I love cooking, have ever since I was a kid in our family’s Victorian style hotel in central Pennsylvania and later working with Julia Child at WGBH certainly didn’t dim my enthusiasm. I’ve applied science to cooking and learned quite a bit about simplifying complicated, hard to make dishes and about saving calories.

Here are two of my favorites, one is a simplified gourmet bun and the other is a very low calorie but great tasting chocolate sauce/pudding.

Christmas brioche - why settle for ordinary dinner rolls?

Brioche is a pastry masquerading as a dinner roll.

It's tasty, high fat, high calorie, and extremely decadent.

Put simply, brioche is just a kind of bread (technically a Viennoiserie - “from Vienna” so, like a croissant, this quintessential French Food is actually from Austria.) Instead of the usual flour, water, yeast, and pinch of salt dough which may have a bit of milk and sugar or a light egg wash, a brioche dough uses just a bit more butter and egg.

The ratio I like is about 2:1 flour to egg - 4 C of regular flour, a bit of salt (helps the yeast stablize the gluten), 4 T. of sugar or other sweetener such as honey (don't try to save a few calories by substituting artificial sweetener - the sugar is for the yeast to eat.) Some warm water and a half cup of milk is also used, although I use heavy cream - why skimp when this is so decadent anyway?

The real kicker comes with the oil and egg parts.

For 4 cups of flour (more or less) I use 7-10 whole eggs depending on the size and two-two and one half sticks of butter (half to three-quarters of a pound of butter).

That’s all standard brioche, at least high-end, really decadent brioche, but where I differ is in the prep.

I know the traditional way to make brioche and it involves a lot of steps with melted butter, adding flour, then eggs, then butter, then more flour, more eggs, and more butter, and finally, the rest of the flour, eggs, and butter, each step with a lot of mixing.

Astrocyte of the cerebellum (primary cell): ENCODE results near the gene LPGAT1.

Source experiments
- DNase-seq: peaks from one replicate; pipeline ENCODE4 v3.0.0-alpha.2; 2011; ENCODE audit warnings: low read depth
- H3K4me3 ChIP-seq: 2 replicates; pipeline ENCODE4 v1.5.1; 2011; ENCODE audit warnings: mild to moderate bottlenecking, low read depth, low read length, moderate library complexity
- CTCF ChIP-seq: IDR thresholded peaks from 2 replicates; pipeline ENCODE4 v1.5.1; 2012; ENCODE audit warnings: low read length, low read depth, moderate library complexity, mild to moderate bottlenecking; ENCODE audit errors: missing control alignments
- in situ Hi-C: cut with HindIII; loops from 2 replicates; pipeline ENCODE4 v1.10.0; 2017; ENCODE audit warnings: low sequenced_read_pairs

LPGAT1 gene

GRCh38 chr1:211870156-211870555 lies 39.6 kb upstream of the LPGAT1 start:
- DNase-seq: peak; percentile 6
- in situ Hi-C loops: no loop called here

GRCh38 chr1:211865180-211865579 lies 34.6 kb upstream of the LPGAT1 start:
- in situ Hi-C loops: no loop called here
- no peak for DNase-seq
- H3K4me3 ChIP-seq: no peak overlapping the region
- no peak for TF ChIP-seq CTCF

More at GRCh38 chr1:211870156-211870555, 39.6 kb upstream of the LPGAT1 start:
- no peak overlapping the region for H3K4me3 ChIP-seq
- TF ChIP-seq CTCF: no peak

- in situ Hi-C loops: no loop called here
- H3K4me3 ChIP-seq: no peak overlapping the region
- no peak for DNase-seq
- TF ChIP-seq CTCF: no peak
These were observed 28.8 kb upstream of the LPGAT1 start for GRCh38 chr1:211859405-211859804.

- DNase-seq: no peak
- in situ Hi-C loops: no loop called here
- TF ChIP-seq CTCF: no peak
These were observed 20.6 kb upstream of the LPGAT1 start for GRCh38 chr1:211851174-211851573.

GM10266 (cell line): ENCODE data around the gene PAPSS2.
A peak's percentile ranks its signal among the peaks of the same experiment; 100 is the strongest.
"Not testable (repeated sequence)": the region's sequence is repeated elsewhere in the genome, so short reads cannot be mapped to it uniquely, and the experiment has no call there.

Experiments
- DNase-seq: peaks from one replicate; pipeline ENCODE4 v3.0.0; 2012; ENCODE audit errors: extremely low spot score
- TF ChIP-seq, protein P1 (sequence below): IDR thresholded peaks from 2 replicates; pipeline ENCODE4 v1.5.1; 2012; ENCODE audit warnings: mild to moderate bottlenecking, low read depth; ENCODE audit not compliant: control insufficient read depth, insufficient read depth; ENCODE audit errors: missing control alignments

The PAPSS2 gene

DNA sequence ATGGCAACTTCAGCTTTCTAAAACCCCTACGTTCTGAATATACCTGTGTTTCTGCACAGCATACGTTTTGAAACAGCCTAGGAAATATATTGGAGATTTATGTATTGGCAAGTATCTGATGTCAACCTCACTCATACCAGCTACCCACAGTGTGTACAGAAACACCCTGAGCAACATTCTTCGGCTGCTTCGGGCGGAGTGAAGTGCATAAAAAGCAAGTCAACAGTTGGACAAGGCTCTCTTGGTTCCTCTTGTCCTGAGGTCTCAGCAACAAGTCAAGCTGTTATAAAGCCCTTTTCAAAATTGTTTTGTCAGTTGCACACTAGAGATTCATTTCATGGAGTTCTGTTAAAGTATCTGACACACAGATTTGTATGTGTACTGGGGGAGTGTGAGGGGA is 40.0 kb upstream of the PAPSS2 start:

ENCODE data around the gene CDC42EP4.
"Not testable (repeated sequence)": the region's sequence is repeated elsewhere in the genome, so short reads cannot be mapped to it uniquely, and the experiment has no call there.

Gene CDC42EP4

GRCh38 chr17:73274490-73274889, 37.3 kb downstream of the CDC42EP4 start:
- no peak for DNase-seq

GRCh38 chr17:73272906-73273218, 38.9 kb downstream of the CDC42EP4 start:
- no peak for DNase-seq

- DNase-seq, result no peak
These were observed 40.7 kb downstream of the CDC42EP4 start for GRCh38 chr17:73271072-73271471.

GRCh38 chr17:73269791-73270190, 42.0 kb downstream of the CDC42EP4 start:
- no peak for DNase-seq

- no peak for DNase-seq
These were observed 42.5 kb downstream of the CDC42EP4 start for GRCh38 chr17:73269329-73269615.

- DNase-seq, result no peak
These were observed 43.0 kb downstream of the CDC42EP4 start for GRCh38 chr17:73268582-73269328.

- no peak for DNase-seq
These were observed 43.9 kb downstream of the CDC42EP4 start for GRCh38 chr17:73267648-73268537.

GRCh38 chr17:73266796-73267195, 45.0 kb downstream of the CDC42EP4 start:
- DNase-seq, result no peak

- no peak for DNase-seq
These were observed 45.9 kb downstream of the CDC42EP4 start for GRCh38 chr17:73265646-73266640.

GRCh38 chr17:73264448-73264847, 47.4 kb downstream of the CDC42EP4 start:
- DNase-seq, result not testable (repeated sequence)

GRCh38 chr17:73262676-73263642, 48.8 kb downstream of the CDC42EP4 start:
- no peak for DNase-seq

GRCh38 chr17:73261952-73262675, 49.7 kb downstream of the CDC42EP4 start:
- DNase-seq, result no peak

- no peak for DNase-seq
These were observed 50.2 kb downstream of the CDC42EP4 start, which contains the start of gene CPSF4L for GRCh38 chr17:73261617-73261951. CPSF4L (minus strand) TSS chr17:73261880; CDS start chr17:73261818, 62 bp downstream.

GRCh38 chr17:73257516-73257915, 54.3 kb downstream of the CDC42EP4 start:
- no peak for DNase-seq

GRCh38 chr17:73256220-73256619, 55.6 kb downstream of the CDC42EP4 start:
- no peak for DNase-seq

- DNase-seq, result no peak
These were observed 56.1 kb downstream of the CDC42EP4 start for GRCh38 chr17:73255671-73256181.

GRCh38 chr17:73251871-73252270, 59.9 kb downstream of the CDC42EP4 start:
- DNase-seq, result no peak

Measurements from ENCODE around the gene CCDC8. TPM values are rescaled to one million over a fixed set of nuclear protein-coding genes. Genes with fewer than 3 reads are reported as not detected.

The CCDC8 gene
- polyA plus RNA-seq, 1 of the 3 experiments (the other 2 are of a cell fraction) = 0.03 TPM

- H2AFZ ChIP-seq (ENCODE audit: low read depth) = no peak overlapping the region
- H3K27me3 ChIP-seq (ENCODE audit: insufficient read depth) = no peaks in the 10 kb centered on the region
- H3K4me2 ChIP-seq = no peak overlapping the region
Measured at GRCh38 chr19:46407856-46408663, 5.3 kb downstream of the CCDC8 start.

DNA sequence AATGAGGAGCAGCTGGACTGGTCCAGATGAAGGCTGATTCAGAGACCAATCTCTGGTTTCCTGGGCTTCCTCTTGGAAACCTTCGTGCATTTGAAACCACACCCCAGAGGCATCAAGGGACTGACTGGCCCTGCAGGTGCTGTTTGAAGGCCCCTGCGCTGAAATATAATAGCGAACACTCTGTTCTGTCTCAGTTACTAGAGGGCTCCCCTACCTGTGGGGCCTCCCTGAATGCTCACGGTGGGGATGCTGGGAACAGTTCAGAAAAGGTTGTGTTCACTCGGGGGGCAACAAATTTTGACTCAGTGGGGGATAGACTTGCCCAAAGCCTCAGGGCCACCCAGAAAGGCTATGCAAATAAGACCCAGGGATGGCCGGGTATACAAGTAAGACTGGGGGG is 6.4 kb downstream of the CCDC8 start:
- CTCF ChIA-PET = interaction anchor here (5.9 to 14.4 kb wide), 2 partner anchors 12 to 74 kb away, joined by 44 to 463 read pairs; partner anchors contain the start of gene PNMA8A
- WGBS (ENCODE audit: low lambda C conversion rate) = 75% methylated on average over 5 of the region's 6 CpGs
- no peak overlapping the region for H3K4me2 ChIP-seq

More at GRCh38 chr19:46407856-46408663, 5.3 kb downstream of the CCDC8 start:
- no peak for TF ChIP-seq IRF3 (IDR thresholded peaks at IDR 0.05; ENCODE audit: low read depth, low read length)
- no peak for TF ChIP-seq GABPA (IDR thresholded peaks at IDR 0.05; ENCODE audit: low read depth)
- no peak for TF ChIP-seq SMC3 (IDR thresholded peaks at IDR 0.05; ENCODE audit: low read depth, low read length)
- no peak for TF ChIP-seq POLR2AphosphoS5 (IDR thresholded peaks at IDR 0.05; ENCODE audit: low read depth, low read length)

That takes about 20 minutes with optional “slapping” of the dough onto a pastry board to help smooth it out.

One step brioche

Being a bit lazy (and a bit arthritic) I tried an alternative. With everything at room temperature and without proofing the yeast (although I do scald the milk because that alters its chemistry.

My Christmas brioche is made in a KitchenAid mixer with the dough hook.

Instead of slowly alternating ingredients, I dump everything in the bowl and run the mixer for about five minutes smoothing it out by slowly increasing the speed. If the dough seems too wet I add a bit more flour; too dry, some warm water, but this will not be a stiff dough - you can only work it by hand because of all that butter.

Let it rise, punch it down when doubled - repeat, then put it in the refridgerator over night. Next day shape into loaves or rolls with top knots (not too perfect, it should look like you made it, not a bakery), brush with more egg, and bake for 15-20 minutes.

No one ever spotted any difference between brioche made in my all-in mixer method and the 20-30 minute traditional method.

Low-cal Christmas-special chocolate sauce

The "plastic" store bought chocolate sauce is for children (bad children). Mine is for adults and has almost no calories. Melt butter with very good cocoa powder, I use Cacao Barry’s Extra Brute pure cocoa (UK or US Amazon) - flavor is a galaxy away from Hershey's, and add condensed milk.

You can't find much sugar free gourmet food so I use sucralose all the time. For the chocolate sauce which doubles as an incredibly decadent pudding, I use liquid sucralose rather than the dry fake sugar Splenda with fillers.

Don’t boil it but heat it until everything comes together, this isn’t candy so no specific temperature is necessary.

Use it as sauce, with more milk for hot cocoa, with condensed milk and a couple eggs for ice cream, etc. To make it thicker or thinner, just blend with milk or cream, no need to heat again.